Utilizing Current Trends
This information domain architecture is not just about the knowledge; it is also about how the users interact with that information. That is to say, the technology platforms used for interaction. Currently, most instructional designers and educators do not realize they are actually fulfilling an information architectural role. In the process of doing their job, they determine who their target audience is without actually talking to the end users i.e. the learners. Thus decisions get made about what content to present and what communications platforms to use (LMS, Wiki, Protected web library, discussion forums, etc) without ever really knowing how people need to interact with the information. The greatest challenge instructional designers and teacher thus face, revolve around knowing as much as they can about:
- The environment of the user
- The culture of the user
- The technical ability of the user
- The typical and atypical information the user needs to use and generate
- The technology tools available for creating content, deploying content, and interacting with content
- The pedagogical value of the various technical tools
I would suggest that this is almost too big of a problem for an instructional designer or educator. How many instructional designers or educators do you know that would have a clear understanding of each of these aspects? Thus, a team or hive approach is needed. (Walker, 2008)The instructional designer or educator is just one job function in the team that carries out the investigation, design, development, delivery, and evaluation cycle. The need for specialisation has seen a growth in the fields of:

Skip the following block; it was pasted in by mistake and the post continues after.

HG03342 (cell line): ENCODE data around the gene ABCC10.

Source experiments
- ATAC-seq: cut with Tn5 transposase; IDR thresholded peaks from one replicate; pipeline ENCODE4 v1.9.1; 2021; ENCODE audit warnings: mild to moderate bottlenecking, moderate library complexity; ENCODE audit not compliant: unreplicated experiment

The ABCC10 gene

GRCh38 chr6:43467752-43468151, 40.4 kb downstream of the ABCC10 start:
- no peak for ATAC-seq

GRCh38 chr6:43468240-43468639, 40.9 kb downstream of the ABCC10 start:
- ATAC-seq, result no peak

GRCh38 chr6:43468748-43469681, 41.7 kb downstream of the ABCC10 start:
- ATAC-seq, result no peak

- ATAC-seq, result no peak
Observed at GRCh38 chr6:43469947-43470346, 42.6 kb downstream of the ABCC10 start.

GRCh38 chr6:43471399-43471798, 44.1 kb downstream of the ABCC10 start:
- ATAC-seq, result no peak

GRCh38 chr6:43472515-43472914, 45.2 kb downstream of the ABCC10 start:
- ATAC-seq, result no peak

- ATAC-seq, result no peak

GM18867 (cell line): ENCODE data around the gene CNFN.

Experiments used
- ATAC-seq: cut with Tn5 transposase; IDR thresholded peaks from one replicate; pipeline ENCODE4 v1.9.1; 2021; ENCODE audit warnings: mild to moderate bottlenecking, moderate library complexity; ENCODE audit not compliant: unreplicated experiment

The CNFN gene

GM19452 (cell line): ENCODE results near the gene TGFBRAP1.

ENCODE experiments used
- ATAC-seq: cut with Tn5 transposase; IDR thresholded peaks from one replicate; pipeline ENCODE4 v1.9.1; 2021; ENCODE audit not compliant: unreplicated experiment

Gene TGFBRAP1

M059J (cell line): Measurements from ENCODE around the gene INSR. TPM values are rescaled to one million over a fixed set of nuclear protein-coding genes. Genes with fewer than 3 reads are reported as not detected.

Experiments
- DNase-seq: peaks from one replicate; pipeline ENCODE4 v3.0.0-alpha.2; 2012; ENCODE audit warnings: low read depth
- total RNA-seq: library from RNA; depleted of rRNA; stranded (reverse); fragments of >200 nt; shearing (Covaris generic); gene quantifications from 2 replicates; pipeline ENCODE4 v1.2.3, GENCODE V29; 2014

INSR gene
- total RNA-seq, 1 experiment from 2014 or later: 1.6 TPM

- Information Design
- Interaction Design
- Visual Design
- Web Design
- Experience Design
- Human Computer Interaction
- Evaluation & Analysis
- User Centered Design
- Interface Design
- User Testing
There are whole companies focussed in just one aspect of the above list such as Adaptive Path for product experience or Step 2 Designs for information architecture/intranet design.
The current trend is of increased online activity by K-12 and even many adults exploring the web to suit the fancy of the moment, or for a specific learning or work purpose, is indicative that people are become more networked. Therefore, instructional designers and educators should make greater use of networking tools so that their learners are exposed to more varied ideas and opinions or obtain greater exposure to alternative learning style explanations. Instead of blocking Facebook and other social websites (as done by the Government of New Brunswick), schools and industry should channel their energies into writing codes of conducts and outlining performance expectations. IF a leaner “abuses” the use of these tools/sites, then the students can then receive “remedial” education in the proper utilization of the tools to support the internet-based research methodologies needed in this networked world.